Tuesday night their slide continued as they dropped a 9-2 decision to the Cubs at chilly Wrigley Field.
The loss was the fourth in a row for the D-backs, who have now dropped 10 of their last 11 games and are 5-18, the worst mark in the Majors.
And for the first time this year it appeared that the frustration was reaching the boiling point.
"I sense a little bit more frustration in here than I have all year," veteran third baseman Eric Chavez said in a quiet clubhouse. "I can feel it in here tonight. It's something that I haven't felt before. It's getting tougher. It really is. But we've done a really good job of staying together and really battling every day, but it's frustrating. Losing [stinks]."
The D-backs have tried all kinds of different ways to snap out of what is now a three-week funk, but the answer has proven to be elusive.
"Talk is really cheap at this point," Chavez said. "We need some performances on the field. We've had probably more team meetings and people saying stuff more than I've ever been a part of, which is all great, but we need some guys to step up and have some big days and try to get it rolling in the right direction. Everybody's always got something really good to say, but the only thing that matters right now is performance on the field. We're not getting it. The words are there, the spirit has been there, but it's definitely getting tougher each day we do this."
Especially when each day seems to follow a similar script: A mistake happens and it opens the door for a big inning by the opposition.
In this case it was an error by Martin Prado, who was making a rare start at second base that gave the Cubs an opening in the fifth.
The Cubs were leading 1-0 at that point and after the error they had runners on first and third with one out.
Nate Schierholtz then hit a sacrifice fly to score Luis Valbuena to put Chicago up, 2-0.
And starter Brandon McCarthy could not stop the bleeding as a single off the bat of Starlin Castro put runners on first and second and Mike Olt delivered the dagger with a three-run homer to right to give the Cubs a 5-0 lead.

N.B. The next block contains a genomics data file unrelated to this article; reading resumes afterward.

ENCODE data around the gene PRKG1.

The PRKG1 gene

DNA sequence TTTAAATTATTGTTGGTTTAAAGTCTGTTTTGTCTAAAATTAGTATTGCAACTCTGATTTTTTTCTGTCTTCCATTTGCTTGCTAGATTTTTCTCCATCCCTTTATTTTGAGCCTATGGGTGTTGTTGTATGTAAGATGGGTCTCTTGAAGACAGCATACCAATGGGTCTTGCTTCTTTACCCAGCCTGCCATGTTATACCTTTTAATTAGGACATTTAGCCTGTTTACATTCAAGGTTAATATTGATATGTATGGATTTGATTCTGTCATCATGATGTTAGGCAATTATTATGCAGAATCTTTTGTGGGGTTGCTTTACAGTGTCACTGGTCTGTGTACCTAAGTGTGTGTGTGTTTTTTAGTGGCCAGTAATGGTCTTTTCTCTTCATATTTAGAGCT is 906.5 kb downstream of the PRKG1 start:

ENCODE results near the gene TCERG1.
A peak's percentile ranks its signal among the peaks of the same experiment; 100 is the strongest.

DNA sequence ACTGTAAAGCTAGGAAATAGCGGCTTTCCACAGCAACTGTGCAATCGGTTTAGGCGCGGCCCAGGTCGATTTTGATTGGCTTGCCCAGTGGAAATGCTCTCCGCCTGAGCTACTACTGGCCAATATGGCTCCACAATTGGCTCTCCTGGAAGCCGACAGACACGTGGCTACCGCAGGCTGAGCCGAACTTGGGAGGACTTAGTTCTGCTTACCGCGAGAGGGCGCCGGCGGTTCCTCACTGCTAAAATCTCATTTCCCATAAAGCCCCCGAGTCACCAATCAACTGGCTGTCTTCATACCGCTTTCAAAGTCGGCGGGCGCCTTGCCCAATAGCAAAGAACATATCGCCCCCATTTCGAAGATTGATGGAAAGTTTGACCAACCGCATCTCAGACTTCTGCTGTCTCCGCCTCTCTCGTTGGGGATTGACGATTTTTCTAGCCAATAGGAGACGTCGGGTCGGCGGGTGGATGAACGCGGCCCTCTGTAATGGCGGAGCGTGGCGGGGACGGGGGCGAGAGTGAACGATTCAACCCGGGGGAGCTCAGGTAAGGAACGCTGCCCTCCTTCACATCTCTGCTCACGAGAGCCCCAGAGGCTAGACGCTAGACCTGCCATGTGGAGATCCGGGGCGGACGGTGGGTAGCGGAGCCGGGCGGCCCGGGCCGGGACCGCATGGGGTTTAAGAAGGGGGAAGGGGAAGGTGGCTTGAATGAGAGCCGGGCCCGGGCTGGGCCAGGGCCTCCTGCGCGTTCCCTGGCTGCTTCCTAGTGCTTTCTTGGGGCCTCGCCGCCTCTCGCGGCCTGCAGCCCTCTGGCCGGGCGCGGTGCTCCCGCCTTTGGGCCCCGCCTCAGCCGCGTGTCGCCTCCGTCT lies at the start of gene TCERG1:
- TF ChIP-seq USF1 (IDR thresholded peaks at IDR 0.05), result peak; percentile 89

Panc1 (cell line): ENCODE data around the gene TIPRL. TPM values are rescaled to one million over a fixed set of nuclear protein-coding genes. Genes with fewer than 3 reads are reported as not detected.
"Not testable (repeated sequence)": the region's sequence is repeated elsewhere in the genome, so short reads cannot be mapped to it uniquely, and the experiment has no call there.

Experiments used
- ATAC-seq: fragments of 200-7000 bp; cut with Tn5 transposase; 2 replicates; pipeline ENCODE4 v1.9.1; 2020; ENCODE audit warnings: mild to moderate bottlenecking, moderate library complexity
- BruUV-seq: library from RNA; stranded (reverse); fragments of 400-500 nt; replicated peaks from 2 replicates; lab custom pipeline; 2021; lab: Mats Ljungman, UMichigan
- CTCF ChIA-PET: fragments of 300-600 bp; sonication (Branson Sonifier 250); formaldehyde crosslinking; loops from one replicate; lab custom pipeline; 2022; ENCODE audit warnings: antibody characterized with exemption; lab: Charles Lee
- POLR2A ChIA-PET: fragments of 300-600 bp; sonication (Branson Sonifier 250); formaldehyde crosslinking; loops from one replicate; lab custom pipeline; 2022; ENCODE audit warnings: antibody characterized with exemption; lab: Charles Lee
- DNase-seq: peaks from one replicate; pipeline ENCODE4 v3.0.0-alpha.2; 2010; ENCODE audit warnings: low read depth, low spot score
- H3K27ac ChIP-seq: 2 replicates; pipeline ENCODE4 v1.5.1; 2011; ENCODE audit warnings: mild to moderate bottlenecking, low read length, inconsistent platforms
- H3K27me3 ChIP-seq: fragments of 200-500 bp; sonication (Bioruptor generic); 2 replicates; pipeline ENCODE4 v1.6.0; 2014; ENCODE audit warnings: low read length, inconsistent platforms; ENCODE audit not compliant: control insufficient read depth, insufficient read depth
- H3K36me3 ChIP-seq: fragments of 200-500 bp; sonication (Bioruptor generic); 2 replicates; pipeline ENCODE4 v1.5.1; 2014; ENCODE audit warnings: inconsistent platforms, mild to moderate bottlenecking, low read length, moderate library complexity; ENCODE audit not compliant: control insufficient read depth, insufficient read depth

"That's my job there after the error to get out of that inning and make sure we get back in the dugout and minimize any damage there, and I was one pitch away from doing that," McCarthy said. "But again that's just kind of how it's been going. Even when we've had a chance to get past something, it just hasn't worked out for whatever reason."
The D-backs offense looked to be in hibernation, which was fitting given a wind chill temperature that dropped into the 30s during the game.
The D-backs could only muster a solo homer by Tuffy Gosewisch off Chicago's Jason Hammel, who allowed just four hits over seven innings to improve to 3-1, and a ninth-inning RBI single from Paul Goldschmidt.
"We didn't mount any pressure again offensively," said manager Kirk Gibson, who had to answer questions about his job status on his radio show Tuesday afternoon.
With the Cubs entering this series with a 5-12 record and having dropped six of seven games, it seemed like an opportunity for the D-backs to begin to turn their season around.
But at this point, it doesn't seem to matter whether it's the 1962 Mets or the 1927 Yankees they're facing.
"There's not even an opponent in the other dugout, to be honest with you," Chavez said. "We're battling ourselves. Regardless of who we're playing, we've got to play better. We've kind of used up all the words in our vocabulary in our meetings, but performance is all that counts at this point. Even teams that I've lost on, we've been competitive. We haven't even been competitive this year. It's been tough. I've never seen anything like it."